We can all relate to this dis-easiness, called stress, and therefore it will be helpful to you when making the connection between habitual thinking and the unhealthy effects on the body.
Many of the stress symptoms start slowly, maybe with headaches or nervousness, followed by migraines or a nervous breakdown, maybe an upset stomach or a cold that doesn't want to go away, leading into more and more severe illnesses when not addressed. Now we can swallow every pill there is and it will temporarily relive the pain, but what happens afterwards?
We have to go to the root of the problem. You have to address the real issue. Don’t just take medications and try all the new ‘cures,’ because they will be outdated in a month or so. Diet products etc. work one day and not the other, because you are not fixing the real underlying issues in your stressful dispositions.
Here is a great little story I found online, and I frequently use as an example in my workshops, which I want to share with you:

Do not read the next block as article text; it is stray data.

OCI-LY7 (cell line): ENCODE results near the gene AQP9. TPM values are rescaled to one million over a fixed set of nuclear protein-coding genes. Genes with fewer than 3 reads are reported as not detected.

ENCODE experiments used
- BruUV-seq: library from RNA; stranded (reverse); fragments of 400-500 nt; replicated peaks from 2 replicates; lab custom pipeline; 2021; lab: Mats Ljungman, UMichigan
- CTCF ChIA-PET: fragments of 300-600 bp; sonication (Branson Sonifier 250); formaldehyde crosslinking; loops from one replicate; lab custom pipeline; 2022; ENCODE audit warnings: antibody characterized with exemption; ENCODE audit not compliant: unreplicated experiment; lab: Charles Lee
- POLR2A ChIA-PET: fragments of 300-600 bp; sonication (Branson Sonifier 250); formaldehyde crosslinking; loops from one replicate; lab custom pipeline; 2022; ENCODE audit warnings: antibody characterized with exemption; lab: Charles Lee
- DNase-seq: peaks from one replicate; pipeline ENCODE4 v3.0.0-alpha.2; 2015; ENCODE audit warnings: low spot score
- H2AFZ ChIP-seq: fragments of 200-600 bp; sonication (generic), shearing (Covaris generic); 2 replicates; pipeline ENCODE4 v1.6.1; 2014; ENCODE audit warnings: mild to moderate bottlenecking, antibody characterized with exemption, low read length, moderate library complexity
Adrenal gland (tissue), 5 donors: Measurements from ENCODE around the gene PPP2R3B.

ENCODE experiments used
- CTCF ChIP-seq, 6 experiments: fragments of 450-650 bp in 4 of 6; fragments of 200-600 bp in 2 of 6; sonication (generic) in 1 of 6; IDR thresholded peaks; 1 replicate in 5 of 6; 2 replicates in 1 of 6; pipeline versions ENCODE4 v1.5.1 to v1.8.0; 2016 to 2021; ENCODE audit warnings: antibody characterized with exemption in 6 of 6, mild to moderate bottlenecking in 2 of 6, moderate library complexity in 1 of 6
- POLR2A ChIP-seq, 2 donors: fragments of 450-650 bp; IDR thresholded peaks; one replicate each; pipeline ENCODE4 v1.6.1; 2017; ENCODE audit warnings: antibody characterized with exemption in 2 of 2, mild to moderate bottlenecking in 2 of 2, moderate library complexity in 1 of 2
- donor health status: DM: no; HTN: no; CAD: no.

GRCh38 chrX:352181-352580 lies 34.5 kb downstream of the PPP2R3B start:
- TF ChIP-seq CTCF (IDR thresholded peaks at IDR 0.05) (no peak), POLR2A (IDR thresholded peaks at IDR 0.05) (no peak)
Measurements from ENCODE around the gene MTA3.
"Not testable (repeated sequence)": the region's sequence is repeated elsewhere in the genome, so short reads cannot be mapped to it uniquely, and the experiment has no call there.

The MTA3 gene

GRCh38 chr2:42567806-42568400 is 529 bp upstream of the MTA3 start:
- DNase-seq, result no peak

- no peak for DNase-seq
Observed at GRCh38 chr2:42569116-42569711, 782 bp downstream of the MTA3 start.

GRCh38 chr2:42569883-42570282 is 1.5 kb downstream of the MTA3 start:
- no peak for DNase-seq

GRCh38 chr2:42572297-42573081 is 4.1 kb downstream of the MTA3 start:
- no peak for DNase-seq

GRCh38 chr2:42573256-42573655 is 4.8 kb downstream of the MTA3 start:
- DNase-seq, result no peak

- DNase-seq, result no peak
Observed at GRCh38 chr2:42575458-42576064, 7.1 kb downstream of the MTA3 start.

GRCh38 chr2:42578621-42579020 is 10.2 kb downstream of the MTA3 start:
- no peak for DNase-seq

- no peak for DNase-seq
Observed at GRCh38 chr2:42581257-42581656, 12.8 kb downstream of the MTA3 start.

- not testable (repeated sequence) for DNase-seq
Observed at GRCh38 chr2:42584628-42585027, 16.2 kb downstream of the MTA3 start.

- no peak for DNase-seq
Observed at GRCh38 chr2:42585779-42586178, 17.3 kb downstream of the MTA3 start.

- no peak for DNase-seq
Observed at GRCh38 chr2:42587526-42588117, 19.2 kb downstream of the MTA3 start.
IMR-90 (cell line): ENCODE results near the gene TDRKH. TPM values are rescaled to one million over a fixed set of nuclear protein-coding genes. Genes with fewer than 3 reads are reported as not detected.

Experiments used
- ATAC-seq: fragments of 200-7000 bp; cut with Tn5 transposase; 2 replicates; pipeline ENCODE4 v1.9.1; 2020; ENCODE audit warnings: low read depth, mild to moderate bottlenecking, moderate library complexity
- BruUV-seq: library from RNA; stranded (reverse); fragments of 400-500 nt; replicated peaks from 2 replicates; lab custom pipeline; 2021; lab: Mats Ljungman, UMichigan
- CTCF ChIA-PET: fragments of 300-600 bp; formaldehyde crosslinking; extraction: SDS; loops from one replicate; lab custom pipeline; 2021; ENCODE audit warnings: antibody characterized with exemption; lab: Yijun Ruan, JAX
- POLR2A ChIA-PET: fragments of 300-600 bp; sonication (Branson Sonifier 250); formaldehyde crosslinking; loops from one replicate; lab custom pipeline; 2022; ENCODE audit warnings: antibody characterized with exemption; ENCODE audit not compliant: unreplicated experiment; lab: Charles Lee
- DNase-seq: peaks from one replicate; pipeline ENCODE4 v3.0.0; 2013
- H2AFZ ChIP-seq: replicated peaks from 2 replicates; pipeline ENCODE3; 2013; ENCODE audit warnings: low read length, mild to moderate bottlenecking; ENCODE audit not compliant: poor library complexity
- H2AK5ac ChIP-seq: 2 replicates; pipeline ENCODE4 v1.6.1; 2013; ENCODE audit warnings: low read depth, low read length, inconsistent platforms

A psychologist walked around a room while teaching stress management to an audience. As she raised a glass of water, everyone expected they’d be asked the “half empty or half full” question. Instead, with a smile on her face, she inquired: “How heavy is this glass of water?” Answers called out ranged from 8 oz. to 20 oz.
She replied, “The absolute weight doesn’t matter. It depends on how long I hold it. If I hold it for a minute, it’s not a problem. If I hold it for an hour, I’ll have an ache in my arm. If I hold it for a day, my arm will feel numb and paralyzed. In each case, the weight of the glass doesn’t change, but the longer I hold it, the heavier it becomes.”
She continued, “The stresses and worries in life are like that glass of water. Think about them for a while and nothing happens. Think about them a bit longer and they begin to hurt. And if you think about them all day long, you will feel paralyzed – incapable of doing anything.” Remember to put the glass down!
I’m urging you to ask yourself: who is holding this glass? Who decides when to put it down, or not? This is a fantastic example of how stress works when you allow it to take over your day.